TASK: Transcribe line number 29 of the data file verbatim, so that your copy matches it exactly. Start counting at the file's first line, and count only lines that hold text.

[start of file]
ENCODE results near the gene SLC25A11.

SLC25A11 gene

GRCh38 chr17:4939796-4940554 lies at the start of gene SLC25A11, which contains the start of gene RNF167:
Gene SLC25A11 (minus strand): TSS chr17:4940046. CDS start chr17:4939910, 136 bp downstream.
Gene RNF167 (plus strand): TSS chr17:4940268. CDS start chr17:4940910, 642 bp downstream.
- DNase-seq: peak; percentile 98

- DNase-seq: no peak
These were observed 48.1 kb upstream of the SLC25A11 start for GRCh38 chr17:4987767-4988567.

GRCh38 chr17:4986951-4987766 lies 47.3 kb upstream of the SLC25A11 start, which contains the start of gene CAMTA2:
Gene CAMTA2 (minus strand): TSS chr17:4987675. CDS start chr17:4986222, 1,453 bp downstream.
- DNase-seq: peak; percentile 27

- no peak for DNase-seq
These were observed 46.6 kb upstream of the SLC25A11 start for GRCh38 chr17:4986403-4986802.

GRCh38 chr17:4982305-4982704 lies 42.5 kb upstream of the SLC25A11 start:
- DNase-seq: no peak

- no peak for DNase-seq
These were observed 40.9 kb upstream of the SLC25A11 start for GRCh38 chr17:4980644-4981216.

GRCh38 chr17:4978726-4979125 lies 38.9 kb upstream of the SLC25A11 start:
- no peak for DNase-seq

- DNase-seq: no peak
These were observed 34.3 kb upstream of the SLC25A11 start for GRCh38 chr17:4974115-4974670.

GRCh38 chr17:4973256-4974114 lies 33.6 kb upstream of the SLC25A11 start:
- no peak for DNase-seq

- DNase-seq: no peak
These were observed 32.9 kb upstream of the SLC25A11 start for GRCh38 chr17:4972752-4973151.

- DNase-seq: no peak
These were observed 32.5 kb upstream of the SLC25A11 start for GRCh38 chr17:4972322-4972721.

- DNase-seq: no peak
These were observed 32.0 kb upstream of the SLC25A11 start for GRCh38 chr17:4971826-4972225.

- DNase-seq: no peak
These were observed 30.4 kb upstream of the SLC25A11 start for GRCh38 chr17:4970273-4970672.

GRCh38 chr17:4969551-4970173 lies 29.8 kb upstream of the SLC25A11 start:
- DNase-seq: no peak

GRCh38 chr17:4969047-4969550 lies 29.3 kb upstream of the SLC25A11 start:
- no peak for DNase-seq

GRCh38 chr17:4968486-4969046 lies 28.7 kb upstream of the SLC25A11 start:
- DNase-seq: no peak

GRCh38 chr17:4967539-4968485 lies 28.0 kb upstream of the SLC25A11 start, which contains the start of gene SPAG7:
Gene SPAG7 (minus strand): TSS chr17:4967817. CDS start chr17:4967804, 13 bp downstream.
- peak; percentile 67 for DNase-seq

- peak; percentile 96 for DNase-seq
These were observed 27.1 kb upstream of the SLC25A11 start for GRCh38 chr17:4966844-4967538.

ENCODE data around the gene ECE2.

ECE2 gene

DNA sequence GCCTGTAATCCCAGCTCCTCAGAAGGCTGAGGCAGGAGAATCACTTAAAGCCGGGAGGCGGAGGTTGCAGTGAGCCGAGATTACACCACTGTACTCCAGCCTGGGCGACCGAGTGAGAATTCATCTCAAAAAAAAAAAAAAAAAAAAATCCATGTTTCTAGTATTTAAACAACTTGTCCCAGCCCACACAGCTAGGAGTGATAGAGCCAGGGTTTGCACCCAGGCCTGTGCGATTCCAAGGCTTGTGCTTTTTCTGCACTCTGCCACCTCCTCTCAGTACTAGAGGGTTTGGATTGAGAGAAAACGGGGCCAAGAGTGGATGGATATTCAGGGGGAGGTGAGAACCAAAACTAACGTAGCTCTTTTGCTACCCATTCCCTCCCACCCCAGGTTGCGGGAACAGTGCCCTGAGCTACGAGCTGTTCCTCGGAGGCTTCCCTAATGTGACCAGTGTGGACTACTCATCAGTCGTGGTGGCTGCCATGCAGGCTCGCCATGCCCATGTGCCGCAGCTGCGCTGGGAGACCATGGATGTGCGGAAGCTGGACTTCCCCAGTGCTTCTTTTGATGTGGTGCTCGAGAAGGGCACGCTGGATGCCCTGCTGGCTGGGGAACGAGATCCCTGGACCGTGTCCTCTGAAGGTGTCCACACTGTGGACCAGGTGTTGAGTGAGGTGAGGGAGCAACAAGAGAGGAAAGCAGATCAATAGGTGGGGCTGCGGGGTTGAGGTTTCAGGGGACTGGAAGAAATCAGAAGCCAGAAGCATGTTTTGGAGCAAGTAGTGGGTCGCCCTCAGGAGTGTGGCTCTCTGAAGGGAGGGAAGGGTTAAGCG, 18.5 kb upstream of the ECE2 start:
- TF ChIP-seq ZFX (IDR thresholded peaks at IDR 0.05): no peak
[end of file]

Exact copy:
These were observed 32.0 kb upstream of the SLC25A11 start for GRCh38 chr17:4971826-4972225.